I say can be, as like all magic, there has to be intention for it to be so. Knitting is a very meditative pursuit as experienced knitters don’t really need to focus entirely on the work itself, so the mind is free to contemplate the deeper aspects. Hands, needles and yarn working together to create something beautiful, something filled with the creators intent and something functional too.

I have recently been knitting prayer shawls and making flowers to decorate them too. They will have love, healing, peace and protection stitched into their very fabric and hopefully will help the wearer to access these very things through their wearing in meditation, prayer and ritual.

Creativity is not just about churning out items, it is about putting a little of yourself out into the world!

  

Changing perspective

  

Isn’t it odd how a change in perspective can make things appear so differently? 

This morning we moved our living room around, putting the sofas in a different place and adding a chair, and that simple act has resulted in us looking at everything from a slightly different angle. The differences are subtle, but its little things like where the light from the window falls. Sitting on one of the sofas now means we are bathed in light, whereas before, we were seated in a duller place.

Of course, other things are less pleasant, I have had to get the duster out again, as little nooks and crannies that were not noticable before are now thrown in focus!

It just fot me thinking though, how things change if viewed from a different angle. This does not just go for physical spaces though, it can also apply to situations. We may have difficulty seeing someone’s motives for behaving in a certain way, but of course we are seeing it from our experiences and our backgrounds. If we try to imagine what the view must look like from their viewpoint, while we may still not agree with their actions, it is maybe a little easier to understand them … Sometimes. But sometimes, someone’s experience may be so far away from our own that it is difficult to put ourselves in that position, and these are the situations that are most difficult to deal with. At such times, the only thing we can do is be mindful of how we react, as that is something we ARE in control of. That is often easier said than done, but the peace of mind it can offer means it is always work perservering with.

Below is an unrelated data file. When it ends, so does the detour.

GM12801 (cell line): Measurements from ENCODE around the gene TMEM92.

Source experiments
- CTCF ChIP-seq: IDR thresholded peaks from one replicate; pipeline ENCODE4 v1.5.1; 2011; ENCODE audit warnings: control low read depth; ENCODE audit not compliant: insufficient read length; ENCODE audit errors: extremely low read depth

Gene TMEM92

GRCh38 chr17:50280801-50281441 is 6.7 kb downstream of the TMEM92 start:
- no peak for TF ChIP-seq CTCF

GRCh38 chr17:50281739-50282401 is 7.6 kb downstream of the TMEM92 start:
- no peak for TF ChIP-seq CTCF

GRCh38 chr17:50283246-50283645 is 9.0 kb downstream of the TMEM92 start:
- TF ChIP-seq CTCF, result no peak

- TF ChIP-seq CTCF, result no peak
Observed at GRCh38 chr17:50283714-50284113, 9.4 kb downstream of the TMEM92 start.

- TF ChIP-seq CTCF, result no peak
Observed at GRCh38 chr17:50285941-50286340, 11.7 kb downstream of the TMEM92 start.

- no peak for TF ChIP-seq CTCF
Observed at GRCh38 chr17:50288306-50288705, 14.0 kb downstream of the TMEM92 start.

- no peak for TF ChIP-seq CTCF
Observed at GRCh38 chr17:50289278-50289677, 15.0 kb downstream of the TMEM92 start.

Change your view, change your life!

A restful day

I am beginning to realise that my Meniere’s symptoms, dizziness, nausea etc, are worse when I am tired. I had a very late night last night, and while this was ok in my 20s and 30s, it seems in my 50s I am somewhat past it! Therefore, other than a little early morning shopping, today has mostly been spent knitting, playing with cats and reading my new book.

The book is by Caroline Wise and it is one I have been eagerly anticipating. It is about Elen of the Ways and I would recommend it to anyone wanting to know more about this elusive goddess.

I have been following Elen’s tracks for many years, but there is always more to glimpse and I am looking forward to learning more as I work through this wonderful book!

Happy long weekend /|\

UK days out with myths and legends

Elen Sentier

Good article from The Guardian. We need to bring ourselves back to our old stories and connect them with our land …

Magic mountain – Cadair Idris, Snowdonia, Gwynedd (OS Explorer OL23)

View of Cader Idris, North Wales, 1878, by Sidney Richard Percy View of Cader Idris, North Wales, 1878, by Sidney Richard Percy

The joy of the 893-metre Cadair Idris is that it looks like a proper mountain but is actually a fairly easy walk, guaranteed to make everyone feel tough and strong without too much effort. That’s if you do the Pony Path, at least, which begins at the Ty-Nant car park on the north side of the mountain. The Minffordd and Fox’s paths are a little more demanding, especially the latter.

Legend associates the peak with Arthur, although it could also be a Welsh prince by that name who fought an Irish army here in the seventh century. Either way it is a place of deep magic, prone…